Planned large-scale animal farms are often the subject of protests by local communities due to the nuisance they generate. The active participation of local residents occurs at an early stage of the investment process, namely the proceedings for issuing an environmental decision, because it is at this stage that location and characteristics of the facility are determined. The article analyses 52 cases of proceedings to set the environmental conditions for the construction of animal farms in which there were documented protests of local residents. The aim of the paper is to determine the course of environmental proceedings for animal farms under the influence of residents’ protests, as well as to determine whether environmental conditions are eventually established. The statements of protesting residents are presented by means of references to the category of knowledge in decision-making (Glicken 1999, 2000; Edelenbos 2011). The study showed that despite the binding rule that public opposition cannot be the basis for refusing to set environmental conditions, the protesting residents indirectly influence the final, usually negative, result of the environmental impact assessment. By blocking the realisation of unwanted investments, they have a real impact on the shaping of the local space.
The article was published in Polish in "Studia Regionalne i Lokalne", 3/2004
Theory and empirical literature relate educational quality to two main explanatory factors: family education (intergenerational transfer of human capital) and the quality of schools. The model proposed in this paper is intended to verify the significance of these factors in explaining territorial disparities in educational quality in Poland. The dependent variable is the test score of sixth grade pupils in 2002, averaged at municipality level. The test results prove to be strongly correlated with human capital stock in the municipality`s adult population, which points to the key role of intergenerational transfer for educational quality. On the other hand, the role of school resources (understood as expenditure on education) is rather small. Average test results differ significantly between Poland`s historical divisions. Surprisingly, the more urbanised and relatively affluent regions, like Greater Poland (Wielkopolska), Pomerania (Pomorze) and the so-called Regained Territories (ziemie odzyskane) reveal a substantially lower educational quality than the territories in the east and south-east of the country, generally less developed and with a significant share of agriculture in the economy. These differences can only be partly explained by an additional environmental factor, related to the prevalence of state-owned economy before 1990 (e.g. state farms PGRs) and today`s high structural unemployment. Interestingly, the dissimilarities between the historical regions are not only illustrated by average test score levels, but also by parameters of the determining functions for these results. It can be concluded therefore that location in a historical region has a substantial impact on the flexibility of educational outcomes with regard to different explanatory factors.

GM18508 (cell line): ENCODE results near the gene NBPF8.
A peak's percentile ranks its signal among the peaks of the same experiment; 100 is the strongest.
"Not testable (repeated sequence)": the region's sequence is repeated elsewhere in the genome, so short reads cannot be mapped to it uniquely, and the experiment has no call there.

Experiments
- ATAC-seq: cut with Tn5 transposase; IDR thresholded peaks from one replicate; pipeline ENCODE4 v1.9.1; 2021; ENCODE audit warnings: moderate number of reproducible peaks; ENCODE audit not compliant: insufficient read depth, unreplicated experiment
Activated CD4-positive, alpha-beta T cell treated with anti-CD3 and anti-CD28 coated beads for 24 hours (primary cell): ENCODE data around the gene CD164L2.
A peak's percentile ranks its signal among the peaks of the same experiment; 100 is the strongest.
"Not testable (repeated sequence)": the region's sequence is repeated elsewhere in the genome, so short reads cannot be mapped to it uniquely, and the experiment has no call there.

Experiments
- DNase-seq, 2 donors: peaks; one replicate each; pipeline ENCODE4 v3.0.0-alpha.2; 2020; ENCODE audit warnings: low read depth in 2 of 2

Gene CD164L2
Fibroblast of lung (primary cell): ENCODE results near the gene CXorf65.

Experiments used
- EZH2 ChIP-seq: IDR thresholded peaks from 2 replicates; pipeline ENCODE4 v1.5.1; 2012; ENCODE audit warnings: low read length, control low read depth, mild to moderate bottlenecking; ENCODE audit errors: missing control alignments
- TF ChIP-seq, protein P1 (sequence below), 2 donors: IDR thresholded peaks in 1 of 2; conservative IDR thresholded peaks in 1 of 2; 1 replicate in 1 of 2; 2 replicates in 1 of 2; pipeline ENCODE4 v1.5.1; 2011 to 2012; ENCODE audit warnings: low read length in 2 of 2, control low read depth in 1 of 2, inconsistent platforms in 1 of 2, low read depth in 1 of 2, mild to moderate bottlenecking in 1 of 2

Polish farmers, including rural pensioners, make up a social group which is difficult to define. It is a diversified population, dominated (in numbers) by ‘quasi-farmers’ – those who run small subsistence farms and do not sell their products in the market. This category has many negative, economic, social and psychological features. In their political choices, farmers often choose to support populist agrarian parties. The author, referring to her earlier concept of ‘blocking development’ and ‘moderating changes’, describes the political mechanisms of slowing down the reforms, triggered by a broadly understood community of Polish farmers.
This article aims to present the rarely examined process of rural gentrification in Poland via the example of the vineyard sector, which is a new and dynamically growing segment in the local agriculture. This paper uses quantitative data collected from public statistics, a spatial analysis conducted by GIS, and an authorial survey conducted among vineyard owners. The research findings have revealed that ‘vineyard gentrification’ does not match the classic rent gap theory; furthermore, being a non-socially severe preliminary rural gentrification performed mostly by high-class representatives, it differs significantly from the traditional pattern in Polish farming.
The aim of the article is to determine the level of urbanness as regards the physiognomy of those settlements which, since 1990, the beginning of systemic transformation, have obtained the status of towns for the first time. The qualitative features of built-up areas were defined using the indicator showing the share of farm buildings, and height using the indicator showing the number of dwellings per residential building. In this way, a group of new towns with a typical rural physiognom existing in Poland (Glinojeck, Radłów, Świątniki Górne) was obtained, and settlements centres with unfavourable synthetic index values in the Zachodniopomorskie Voivodship (Gościno, Stepnica) were specified. Their example demonstrates the imperfection of the requirements and suggests that the procedure for granting urban status should to a greater extent take into account the physiognomy of potential towns and verify that aspect of urbanness.